I had a special case come up where I needed to build a site that:
React still was an attractive option due to its composability and the widespread availability of libraries. Other JS libraries (
Vue | Angular | Svelte) might work as well, but I am not familiar with their SSR capabilities.
Being familiar with GatsbyJS, it’s out-of-the-box SSR feature seemed like a good fit for the requirements. Alas, although there are plugins like
polyfill.js was giving me some difficulty. I could have created a custom plugin, but the dependency overhead was too high given that the requirements were so basic and the majority of GatsbyJS features would not be used.
I took a step back and tried to find the simplest method that would yield the results I was looking for. I knew that I wanted to keep React, so the simplest approach would be to use ReactDOMServer.renderToStaticMarkup.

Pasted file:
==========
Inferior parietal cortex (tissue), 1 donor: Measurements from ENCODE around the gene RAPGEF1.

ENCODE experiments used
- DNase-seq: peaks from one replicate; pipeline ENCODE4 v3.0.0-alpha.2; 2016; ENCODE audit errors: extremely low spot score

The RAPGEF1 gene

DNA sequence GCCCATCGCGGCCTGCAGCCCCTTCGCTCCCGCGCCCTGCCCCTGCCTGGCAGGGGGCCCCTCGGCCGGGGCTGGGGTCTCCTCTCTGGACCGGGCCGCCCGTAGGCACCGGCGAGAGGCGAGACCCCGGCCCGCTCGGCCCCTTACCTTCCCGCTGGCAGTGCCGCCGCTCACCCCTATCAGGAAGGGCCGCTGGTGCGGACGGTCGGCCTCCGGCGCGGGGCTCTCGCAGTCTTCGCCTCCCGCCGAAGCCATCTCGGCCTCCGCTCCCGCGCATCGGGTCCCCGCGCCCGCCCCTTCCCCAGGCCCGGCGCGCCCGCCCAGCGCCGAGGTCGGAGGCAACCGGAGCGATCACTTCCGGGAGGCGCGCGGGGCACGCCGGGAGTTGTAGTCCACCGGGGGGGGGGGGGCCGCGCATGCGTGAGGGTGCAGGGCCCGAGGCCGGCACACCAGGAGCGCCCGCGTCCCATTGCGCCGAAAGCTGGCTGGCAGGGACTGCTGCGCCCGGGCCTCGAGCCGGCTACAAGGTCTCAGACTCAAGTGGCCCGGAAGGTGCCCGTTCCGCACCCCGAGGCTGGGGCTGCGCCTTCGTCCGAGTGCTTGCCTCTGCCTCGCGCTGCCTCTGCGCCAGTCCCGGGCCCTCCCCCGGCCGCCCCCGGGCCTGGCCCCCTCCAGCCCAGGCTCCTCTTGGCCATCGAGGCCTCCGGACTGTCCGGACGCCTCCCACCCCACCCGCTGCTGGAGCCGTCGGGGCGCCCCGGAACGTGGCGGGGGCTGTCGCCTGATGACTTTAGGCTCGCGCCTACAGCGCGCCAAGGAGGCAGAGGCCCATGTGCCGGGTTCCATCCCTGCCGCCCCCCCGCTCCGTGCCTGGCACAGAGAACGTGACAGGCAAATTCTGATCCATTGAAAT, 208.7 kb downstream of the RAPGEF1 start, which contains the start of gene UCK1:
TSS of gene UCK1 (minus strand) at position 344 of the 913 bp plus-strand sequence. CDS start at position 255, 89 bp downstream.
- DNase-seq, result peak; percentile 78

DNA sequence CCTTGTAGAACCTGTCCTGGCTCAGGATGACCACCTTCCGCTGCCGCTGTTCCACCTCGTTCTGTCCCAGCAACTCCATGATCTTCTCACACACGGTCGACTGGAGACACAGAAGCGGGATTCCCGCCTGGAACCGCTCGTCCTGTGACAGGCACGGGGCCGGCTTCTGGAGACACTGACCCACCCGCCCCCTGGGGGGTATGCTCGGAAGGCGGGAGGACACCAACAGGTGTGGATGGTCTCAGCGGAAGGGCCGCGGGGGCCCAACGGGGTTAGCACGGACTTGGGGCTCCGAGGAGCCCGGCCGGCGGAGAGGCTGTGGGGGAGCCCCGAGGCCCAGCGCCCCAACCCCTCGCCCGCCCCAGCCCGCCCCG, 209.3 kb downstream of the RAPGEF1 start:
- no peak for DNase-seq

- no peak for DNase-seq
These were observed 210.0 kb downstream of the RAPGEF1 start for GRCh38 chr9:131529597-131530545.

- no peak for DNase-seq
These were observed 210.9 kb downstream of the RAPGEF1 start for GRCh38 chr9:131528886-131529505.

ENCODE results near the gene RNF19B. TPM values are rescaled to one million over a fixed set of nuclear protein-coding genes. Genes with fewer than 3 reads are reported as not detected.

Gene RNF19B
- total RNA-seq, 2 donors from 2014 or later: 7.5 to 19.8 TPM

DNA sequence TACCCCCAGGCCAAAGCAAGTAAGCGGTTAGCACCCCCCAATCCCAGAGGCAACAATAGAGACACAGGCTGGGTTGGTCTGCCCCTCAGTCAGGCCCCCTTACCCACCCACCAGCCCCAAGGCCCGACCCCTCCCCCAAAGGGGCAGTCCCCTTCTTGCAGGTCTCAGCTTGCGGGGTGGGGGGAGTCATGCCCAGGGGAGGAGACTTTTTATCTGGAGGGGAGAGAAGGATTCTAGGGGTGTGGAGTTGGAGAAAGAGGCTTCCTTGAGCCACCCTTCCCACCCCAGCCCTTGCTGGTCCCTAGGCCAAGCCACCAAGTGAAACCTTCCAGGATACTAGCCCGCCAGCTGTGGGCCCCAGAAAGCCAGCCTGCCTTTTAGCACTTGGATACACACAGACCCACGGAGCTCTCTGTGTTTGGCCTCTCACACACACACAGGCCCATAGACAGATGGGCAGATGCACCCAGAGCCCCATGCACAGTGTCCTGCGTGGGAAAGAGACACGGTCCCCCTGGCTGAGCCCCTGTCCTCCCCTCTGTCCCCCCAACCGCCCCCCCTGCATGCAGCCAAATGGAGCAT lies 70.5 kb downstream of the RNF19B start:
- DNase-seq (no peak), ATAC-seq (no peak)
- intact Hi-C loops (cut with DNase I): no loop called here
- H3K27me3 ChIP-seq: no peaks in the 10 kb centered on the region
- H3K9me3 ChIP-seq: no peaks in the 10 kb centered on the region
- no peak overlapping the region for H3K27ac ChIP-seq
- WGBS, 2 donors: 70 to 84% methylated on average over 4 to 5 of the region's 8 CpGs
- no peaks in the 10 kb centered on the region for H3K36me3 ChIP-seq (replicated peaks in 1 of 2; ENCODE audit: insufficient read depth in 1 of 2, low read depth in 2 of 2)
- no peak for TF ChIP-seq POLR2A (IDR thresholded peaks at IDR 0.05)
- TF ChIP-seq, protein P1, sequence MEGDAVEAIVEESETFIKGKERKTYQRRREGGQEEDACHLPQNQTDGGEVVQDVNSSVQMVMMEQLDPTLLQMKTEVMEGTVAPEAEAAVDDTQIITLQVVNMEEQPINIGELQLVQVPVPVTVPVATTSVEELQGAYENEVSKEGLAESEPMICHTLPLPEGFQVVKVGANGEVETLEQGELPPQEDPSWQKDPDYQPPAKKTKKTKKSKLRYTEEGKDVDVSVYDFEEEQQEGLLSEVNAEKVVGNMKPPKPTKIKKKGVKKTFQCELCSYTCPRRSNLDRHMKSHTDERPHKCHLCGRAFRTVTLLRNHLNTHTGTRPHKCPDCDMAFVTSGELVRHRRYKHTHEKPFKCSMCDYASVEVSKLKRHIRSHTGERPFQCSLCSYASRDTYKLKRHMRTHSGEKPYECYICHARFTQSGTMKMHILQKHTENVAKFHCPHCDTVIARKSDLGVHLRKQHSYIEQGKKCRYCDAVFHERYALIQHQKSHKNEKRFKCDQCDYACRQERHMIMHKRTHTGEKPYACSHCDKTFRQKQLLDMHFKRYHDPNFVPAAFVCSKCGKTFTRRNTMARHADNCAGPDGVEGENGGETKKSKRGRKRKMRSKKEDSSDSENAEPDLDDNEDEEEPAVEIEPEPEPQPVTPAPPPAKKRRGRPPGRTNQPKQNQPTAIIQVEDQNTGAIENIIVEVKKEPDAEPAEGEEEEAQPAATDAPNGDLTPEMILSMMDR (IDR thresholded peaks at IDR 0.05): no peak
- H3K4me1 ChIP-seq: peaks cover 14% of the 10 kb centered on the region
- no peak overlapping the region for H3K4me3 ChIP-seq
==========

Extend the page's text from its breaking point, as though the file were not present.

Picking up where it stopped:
Article covers: How native is react native?, React Native vs (Ionic, Cordova), Similarities and difference between React Native and Native App Development.
Server side rendering Styled-Components with NextJS - I switched to styled-components for most of my projects nearly a year now but never used it with Next.js until recently. This might be a bit late to the party but I feel it’s definitely worth sharing the neat trick of ServerStyleSheets...
In the previous article, we described how to make a production build and deploy it to a server. Naturally, the next step is the server-side rendering. We are going to walk through the process by converting Create React App to a server-side rendered application.
Bringing together the best of both worlds. Therefore we should take a closer look at styled-components and especially how it actually works.
When I was first introduced to Styled Components, I was a bit apprehensive of the benefits, having gotten used to inline CSS for so long. After all, React documentation (at the time), still used inline CSS for all their examples.